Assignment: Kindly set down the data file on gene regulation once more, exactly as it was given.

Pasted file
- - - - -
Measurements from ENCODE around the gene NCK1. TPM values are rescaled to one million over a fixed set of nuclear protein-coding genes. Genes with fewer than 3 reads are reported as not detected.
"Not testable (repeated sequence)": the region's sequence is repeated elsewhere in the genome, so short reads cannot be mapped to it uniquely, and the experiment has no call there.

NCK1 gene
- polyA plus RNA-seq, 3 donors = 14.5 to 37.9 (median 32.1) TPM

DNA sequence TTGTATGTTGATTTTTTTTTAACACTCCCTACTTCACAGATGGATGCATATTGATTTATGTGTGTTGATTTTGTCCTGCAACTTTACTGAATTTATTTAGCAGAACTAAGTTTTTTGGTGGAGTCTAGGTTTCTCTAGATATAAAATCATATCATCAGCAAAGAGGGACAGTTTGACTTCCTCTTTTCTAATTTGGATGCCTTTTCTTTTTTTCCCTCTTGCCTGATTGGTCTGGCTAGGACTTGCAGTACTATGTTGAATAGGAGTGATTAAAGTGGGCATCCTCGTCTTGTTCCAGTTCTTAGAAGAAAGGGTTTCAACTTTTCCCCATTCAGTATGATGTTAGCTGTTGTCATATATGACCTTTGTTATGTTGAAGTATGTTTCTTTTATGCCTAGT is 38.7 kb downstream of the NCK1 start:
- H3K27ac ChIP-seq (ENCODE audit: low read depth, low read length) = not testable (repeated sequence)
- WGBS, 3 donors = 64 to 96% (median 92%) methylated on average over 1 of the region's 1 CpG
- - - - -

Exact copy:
Measurements from ENCODE around the gene NCK1. TPM values are rescaled to one million over a fixed set of nuclear protein-coding genes. Genes with fewer than 3 reads are reported as not detected.
"Not testable (repeated sequence)": the region's sequence is repeated elsewhere in the genome, so short reads cannot be mapped to it uniquely, and the experiment has no call there.

NCK1 gene
- polyA plus RNA-seq, 3 donors = 14.5 to 37.9 (median 32.1) TPM

DNA sequence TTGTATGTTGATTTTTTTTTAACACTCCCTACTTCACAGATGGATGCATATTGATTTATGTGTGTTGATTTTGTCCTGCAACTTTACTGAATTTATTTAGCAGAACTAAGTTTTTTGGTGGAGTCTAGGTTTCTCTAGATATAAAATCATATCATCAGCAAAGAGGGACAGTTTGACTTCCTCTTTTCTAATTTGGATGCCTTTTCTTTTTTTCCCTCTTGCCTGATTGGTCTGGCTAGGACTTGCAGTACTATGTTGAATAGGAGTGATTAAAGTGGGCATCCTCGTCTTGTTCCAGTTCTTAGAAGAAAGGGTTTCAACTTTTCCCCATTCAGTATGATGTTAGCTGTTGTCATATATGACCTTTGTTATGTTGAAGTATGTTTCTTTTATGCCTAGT is 38.7 kb downstream of the NCK1 start:
- H3K27ac ChIP-seq (ENCODE audit: low read depth, low read length) = not testable (repeated sequence)
- WGBS, 3 donors = 64 to 96% (median 92%) methylated on average over 1 of the region's 1 CpG